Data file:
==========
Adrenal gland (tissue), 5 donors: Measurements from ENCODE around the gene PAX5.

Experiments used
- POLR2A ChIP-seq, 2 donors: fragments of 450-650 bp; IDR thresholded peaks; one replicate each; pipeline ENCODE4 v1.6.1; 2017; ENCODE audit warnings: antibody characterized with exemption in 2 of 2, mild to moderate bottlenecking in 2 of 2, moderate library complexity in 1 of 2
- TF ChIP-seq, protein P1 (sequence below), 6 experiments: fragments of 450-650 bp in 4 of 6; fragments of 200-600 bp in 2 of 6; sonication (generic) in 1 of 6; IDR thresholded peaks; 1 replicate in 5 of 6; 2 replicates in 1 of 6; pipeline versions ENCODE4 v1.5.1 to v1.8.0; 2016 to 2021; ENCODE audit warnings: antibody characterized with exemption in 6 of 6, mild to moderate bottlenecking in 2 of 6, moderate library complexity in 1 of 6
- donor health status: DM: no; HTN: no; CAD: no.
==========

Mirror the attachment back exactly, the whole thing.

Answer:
Adrenal gland (tissue), 5 donors: Measurements from ENCODE around the gene PAX5.

Experiments used
- POLR2A ChIP-seq, 2 donors: fragments of 450-650 bp; IDR thresholded peaks; one replicate each; pipeline ENCODE4 v1.6.1; 2017; ENCODE audit warnings: antibody characterized with exemption in 2 of 2, mild to moderate bottlenecking in 2 of 2, moderate library complexity in 1 of 2
- TF ChIP-seq, protein P1 (sequence below), 6 experiments: fragments of 450-650 bp in 4 of 6; fragments of 200-600 bp in 2 of 6; sonication (generic) in 1 of 6; IDR thresholded peaks; 1 replicate in 5 of 6; 2 replicates in 1 of 6; pipeline versions ENCODE4 v1.5.1 to v1.8.0; 2016 to 2021; ENCODE audit warnings: antibody characterized with exemption in 6 of 6, mild to moderate bottlenecking in 2 of 6, moderate library complexity in 1 of 6
- donor health status: DM: no; HTN: no; CAD: no.